Scientists from ITMO and the Arbuzov Institute of Organic and Physical Chemistry have synthesized chemical compounds that can selectively destroy cancer cells without affecting healthy ones. This was reported to RT by the press service of ITMO. The study was supported by the Russian Science Foundation. The results are published in the journal Bioorganic Chemistry.
As the authors remind, most of the drugs used today for cancer chemotherapy have significant drawbacks: high toxicity and low selectivity. Such drugs not only affect tumor cells, but also negatively affect healthy ones, which leads to consequences such as weakened immune system, hair loss, loss of appetite, damage to the mucous membrane of the mouth and throat, etc.
Experts have proposed a new, point method for the treatment of cancerous tumors. To do this, they synthesized nine chemical compounds based on macromolecules, products of the synthesis of phenol and formaldehyde - calixarenes. Chemists have attached pyrazole fragments to these molecular platforms - they are able to bind to the DNA molecule.
- Anton Muravyov
- © ITMO. NEWS / Dmitry Grigoriev
Next, the scientists in the laboratory treated the resulting compounds with six cell lines: four cancerous and two healthy. As a result, three compounds suppressed the activity of cervical carcinoma cells, and healthy cells, including chemotherapy-sensitive liver cells, retained their viability.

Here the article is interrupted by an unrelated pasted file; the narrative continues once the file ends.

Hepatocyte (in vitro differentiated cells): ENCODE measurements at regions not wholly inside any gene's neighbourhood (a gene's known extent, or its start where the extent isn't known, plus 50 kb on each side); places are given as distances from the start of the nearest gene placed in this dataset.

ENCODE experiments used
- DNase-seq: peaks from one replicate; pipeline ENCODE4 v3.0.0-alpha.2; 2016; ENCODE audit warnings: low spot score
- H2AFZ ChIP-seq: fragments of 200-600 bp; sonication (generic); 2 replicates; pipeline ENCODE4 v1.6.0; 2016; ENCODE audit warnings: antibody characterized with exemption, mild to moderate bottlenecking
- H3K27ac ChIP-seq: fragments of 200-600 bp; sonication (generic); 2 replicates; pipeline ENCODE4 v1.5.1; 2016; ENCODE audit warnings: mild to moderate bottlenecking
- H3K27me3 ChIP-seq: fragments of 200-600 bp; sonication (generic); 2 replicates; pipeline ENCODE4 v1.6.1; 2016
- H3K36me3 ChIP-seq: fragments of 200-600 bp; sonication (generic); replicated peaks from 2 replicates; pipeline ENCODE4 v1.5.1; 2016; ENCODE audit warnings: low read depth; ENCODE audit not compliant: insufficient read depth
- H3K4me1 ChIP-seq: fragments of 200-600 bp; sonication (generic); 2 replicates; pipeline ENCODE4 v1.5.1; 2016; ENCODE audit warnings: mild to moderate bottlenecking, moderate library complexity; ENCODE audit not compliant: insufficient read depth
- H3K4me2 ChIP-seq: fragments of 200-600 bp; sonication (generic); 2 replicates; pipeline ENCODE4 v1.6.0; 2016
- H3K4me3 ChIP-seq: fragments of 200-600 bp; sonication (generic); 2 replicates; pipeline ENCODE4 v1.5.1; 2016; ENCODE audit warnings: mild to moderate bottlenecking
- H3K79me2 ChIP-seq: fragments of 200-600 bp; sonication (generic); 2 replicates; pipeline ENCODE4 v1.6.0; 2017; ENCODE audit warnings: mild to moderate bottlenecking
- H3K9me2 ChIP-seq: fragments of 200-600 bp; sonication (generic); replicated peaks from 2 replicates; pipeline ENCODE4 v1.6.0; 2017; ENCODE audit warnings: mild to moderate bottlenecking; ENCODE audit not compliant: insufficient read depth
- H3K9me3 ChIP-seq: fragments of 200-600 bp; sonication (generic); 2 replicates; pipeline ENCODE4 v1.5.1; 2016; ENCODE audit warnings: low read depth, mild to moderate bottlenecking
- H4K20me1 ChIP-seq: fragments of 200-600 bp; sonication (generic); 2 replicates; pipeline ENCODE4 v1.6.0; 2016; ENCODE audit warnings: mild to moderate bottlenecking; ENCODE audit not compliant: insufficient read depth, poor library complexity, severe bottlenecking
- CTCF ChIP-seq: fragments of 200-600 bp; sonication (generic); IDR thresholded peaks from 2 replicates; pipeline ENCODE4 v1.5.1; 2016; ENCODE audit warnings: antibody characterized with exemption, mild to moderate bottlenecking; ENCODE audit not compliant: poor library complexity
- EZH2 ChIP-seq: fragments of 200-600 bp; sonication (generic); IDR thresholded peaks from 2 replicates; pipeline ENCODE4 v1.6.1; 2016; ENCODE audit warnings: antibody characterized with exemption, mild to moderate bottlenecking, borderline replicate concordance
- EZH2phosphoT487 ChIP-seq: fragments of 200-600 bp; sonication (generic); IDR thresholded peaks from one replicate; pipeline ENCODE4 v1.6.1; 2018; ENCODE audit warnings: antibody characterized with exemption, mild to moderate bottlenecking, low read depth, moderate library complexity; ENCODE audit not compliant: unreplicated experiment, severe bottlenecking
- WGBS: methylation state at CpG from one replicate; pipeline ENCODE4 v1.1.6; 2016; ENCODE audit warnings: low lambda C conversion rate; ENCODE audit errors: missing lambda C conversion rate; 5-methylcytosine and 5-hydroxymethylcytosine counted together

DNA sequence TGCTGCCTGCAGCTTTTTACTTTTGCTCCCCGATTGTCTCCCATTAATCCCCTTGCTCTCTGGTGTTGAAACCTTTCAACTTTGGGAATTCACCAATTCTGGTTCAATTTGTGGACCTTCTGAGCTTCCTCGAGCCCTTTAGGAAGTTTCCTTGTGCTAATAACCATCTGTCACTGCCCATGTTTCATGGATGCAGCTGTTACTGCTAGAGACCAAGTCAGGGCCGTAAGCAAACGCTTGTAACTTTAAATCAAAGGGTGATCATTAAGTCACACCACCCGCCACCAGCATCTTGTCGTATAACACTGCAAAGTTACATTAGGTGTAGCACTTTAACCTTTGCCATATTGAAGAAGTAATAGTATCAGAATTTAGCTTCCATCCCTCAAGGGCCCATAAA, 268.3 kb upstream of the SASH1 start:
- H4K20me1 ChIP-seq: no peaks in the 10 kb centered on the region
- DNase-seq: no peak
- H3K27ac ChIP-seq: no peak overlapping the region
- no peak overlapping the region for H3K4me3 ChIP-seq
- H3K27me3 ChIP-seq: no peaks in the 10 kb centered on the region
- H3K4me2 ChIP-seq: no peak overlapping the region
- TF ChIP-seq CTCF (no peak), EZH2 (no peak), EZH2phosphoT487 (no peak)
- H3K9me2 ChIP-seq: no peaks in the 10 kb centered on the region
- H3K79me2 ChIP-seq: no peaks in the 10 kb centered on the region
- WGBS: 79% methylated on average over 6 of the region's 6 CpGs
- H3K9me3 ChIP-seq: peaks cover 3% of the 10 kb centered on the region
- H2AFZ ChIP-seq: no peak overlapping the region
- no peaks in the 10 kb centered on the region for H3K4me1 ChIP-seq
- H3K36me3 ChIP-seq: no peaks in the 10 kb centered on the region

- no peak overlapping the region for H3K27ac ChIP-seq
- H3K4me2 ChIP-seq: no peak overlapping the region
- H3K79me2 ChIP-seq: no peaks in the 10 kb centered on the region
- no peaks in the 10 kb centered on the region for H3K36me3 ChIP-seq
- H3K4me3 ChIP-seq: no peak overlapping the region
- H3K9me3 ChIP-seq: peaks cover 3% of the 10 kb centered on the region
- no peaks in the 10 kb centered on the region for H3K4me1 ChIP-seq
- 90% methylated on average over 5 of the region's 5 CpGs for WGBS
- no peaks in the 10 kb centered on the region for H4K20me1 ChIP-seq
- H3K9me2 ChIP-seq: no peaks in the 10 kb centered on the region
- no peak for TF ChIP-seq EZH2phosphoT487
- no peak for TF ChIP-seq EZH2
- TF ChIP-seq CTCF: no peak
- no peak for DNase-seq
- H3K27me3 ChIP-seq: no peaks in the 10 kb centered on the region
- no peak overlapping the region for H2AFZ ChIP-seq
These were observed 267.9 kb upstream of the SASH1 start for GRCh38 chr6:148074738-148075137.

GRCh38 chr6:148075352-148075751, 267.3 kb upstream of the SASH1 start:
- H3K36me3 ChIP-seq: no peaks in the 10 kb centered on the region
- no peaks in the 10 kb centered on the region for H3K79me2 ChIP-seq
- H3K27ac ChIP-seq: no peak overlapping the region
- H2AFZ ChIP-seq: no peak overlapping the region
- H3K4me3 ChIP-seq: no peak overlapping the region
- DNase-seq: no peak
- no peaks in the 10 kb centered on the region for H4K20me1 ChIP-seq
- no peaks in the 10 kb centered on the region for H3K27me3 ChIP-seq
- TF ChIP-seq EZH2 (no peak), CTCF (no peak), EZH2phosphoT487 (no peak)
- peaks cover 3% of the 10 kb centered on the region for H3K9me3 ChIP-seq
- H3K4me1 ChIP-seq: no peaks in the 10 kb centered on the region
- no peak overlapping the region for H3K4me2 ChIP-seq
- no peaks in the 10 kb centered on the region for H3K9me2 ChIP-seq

"We were inspired by this result, because it indicates low toxicity. Further, we were convinced in experiments with blood that red blood cells are not destroyed in the presence of calixarenes, "said Anton Muravyov.
Experiments on mice have also shown that, compared with classical chemotherapy drugs, the toxicity of new compounds is almost ten times lower for normal cells. At the same time, the effect on cancer cells is the opposite: in cervical carcinoma, when interacting with compounds, apoptosis was triggered - programmed cell death.
"This was achieved largely due to the correctly selected geometry of compounds with "replaced" pyrazole fragments. In addition, we identified a target molecule in the cells that binds to our drug - it turned out to be DNA, "explains Anton Muravyov.
Now the authors of the study intend to test the resulting compounds for mutagenicity - the ability to cause genetic mutations in cells, as well as to find out exactly how they interact with the DNA of cancer cells at the molecular level. In the future, the obtained compounds may become the basis for promising anti-cancer drugs of selective action.